Ask The Labor Nurse: What Parents Should Do About Valentine's Day | Fit Pregnancy

What Parents Should Do About Valentine’s Day

It isn’t about the baby.

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Just because you’re a parent (or will be soon) doesn’t mean you should toss out the lingerie, slinky dress and plans for a romantic dinner. In fact, even though you’ll soon be shopping for boxes of 28 mini-Valentines with cartoon characters, princesses and puppies on them, sticking to the original sentiment of Valentine’s Day is even more important than ever. Valentine’s Day is for lovers. 

Some people argue that Valentine’s Day is just another nonsense holiday created to sell cards, candy and flowers (they say the same thing about Mother’s day too), but it actually has a lot of historical significance. People have been celebrating February as a month for lovers since way back when. One story says it dates back to ancient Roman times when Emperor Claudius outlawed marriage because he thought single men made better warriors than married men and fathers. That ruling didn’t go over so well with local lovers so a priest, named Valentine, conducted secret marriages. Valentine was ultimately put to death for defying the emperor’s orders.

Another story says the first Valentine card was sent in the 1400s from a condemned duke to his wife on the night before his execution. When you consider what these guys went through in the spirit of true romance, don’t you think you owe it to them to show up on Valentine’s Day with loving on your mind? It’s not going to kill you.

But, those romantic devils were dead hundreds of years ago. Why do we still celebrate it in February? Maybe because it’s winter, dark, dreary and we need a little inspiration to remember that we truly love the person we’re married to, living with or hope to be with for the foreseeable future. We need that inspiration even more once we’re parents because without a good deal of effort to keep the romance alive, having and raising kids can throw cold water on your love life. 

Kids have a natural knack for waking up at the moment when you finally find ten minutes (hey, sorry, sometimes ten minutes is all you get) to have sex. Or, they barf on your shoulder when you’re wearing your one non-milk stained blouse. Or, they throw a massive tantrum on the night you finally get a reliable babysitter and you’re on your way out the door for a date. Or they cling to you 24/7 and cry whenever you put them down, so every moment is spent being touched and grabbed by your child. After a day like that, the last thing you want to do when they finally let go and sleep in their own bed, is to cling to, touch and grab somebody else. Or they take up so much of your time, energy and brainpower that you barely notice your lover at all. Kids will do that to you if you let them.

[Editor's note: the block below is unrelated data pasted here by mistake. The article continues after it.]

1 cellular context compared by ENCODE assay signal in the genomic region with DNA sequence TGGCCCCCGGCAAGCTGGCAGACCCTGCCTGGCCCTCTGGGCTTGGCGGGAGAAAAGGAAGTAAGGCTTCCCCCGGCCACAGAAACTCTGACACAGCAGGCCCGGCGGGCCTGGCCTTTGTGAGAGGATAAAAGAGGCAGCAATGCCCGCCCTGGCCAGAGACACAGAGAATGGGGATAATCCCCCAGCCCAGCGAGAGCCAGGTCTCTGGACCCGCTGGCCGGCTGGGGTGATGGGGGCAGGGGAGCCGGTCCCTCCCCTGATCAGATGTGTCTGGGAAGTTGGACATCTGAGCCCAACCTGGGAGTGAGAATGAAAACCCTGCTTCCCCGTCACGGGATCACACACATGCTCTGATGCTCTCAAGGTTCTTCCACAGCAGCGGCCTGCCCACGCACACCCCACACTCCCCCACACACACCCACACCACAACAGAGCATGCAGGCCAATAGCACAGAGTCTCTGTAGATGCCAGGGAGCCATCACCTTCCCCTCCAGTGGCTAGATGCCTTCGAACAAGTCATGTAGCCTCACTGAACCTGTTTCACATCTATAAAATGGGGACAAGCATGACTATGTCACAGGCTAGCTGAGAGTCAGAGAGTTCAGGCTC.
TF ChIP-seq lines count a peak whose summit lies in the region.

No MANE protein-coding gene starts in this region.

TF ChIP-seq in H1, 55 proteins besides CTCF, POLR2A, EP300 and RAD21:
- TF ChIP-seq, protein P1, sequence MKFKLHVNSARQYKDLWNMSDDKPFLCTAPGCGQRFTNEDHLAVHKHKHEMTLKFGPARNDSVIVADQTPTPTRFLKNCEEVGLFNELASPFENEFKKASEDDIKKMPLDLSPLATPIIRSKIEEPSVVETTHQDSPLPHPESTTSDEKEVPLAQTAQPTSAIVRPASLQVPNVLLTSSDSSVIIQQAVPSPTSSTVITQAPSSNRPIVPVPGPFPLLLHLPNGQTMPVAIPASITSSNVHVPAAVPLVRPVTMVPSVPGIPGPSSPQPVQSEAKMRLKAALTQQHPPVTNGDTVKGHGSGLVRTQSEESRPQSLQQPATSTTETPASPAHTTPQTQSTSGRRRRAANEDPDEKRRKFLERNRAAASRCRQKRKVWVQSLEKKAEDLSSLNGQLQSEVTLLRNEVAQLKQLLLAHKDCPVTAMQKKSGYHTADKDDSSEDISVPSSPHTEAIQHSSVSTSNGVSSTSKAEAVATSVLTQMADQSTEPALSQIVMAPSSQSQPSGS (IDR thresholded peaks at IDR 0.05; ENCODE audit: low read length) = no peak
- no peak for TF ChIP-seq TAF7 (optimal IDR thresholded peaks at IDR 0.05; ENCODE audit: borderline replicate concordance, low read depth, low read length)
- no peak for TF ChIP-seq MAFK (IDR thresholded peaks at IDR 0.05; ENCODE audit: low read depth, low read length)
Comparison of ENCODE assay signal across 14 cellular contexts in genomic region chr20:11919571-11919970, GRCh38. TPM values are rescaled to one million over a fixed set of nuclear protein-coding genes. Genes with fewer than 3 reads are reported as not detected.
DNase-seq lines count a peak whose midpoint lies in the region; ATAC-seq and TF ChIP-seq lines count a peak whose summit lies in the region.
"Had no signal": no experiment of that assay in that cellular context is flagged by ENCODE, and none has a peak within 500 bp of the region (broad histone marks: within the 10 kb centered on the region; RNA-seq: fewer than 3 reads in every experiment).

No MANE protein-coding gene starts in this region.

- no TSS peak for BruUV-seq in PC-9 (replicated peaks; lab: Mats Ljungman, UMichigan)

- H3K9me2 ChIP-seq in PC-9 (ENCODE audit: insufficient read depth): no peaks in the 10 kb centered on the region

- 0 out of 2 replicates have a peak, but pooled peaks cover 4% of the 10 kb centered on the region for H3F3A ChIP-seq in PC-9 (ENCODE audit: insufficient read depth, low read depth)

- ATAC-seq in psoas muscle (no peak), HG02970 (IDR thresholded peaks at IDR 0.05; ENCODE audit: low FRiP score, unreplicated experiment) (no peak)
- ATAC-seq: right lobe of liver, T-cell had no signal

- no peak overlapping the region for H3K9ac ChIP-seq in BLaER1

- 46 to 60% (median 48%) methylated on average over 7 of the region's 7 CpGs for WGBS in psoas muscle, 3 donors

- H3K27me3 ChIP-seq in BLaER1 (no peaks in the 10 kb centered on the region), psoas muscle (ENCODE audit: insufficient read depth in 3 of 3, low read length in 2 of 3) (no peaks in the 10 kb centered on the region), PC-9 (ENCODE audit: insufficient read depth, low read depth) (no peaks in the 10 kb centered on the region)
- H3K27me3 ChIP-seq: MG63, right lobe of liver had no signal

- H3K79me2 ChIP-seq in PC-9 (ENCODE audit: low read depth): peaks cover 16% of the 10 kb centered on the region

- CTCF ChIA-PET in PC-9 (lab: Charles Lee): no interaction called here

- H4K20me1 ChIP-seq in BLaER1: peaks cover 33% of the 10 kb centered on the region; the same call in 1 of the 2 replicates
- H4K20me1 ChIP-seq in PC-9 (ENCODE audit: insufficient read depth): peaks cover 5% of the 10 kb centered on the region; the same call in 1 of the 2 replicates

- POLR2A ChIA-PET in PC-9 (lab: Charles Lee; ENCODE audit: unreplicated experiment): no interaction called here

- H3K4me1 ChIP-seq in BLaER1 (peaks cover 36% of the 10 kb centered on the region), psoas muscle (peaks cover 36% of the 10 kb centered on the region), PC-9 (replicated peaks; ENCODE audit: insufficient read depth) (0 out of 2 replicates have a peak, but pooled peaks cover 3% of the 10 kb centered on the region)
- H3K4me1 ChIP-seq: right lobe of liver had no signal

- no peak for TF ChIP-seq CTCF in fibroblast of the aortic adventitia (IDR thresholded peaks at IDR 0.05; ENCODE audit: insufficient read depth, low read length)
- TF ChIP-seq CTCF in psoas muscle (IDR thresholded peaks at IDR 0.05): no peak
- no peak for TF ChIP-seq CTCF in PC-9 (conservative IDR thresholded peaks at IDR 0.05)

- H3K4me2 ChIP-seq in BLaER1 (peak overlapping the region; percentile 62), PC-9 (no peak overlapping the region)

Some people say you don’t need a holiday to tell you when to be romantic and pay extra attention to your lover. That’s true, you can and should do that whenever possible, but when you’re elbow deep in diapers and tired to the point of hysteria, it helps to have a date circled on the calendar. Why not look at it as an opportunity to go above and beyond and really let your lover know how much you appreciate, enjoy and continue to love him/her? If you do it again the next day, the next week and the rest of your life—hey, all the better. But if that seems unrealistic while you’re juggling diaper bags as fast as you can, then just focus on this one day. And make it more about your lover than about your child.

While there’s nothing wrong with giving your kids a card and some candy on February 14, try to keep your Valentine’s day focused on it’s true meaning—a day to honor, nurture and celebrate your love life. Hire a babysitter, put on your hottest dress or nicest outfit, make reservations and go out, just the two of you. Then, when you come home, light some candles, put on some music and if you you’re lucky, find ten minutes to do your best. Those ten minutes might be just the ones that keep you coming back for more for years and decades to come. Because in the end, when you’re finished raising the child you made together, it’ll be just the two of you again and if you play your cards right (and some of those should be Valentine cards), you’ll still be the loves of each others lives. 

Jeanne Faulkner, R.N., lives in Portland, Oregon with her husband and five children. Got a question for Jeanne? E-mail it to labornurse@fitpregnancy.com and it may be answered in a future blog post.



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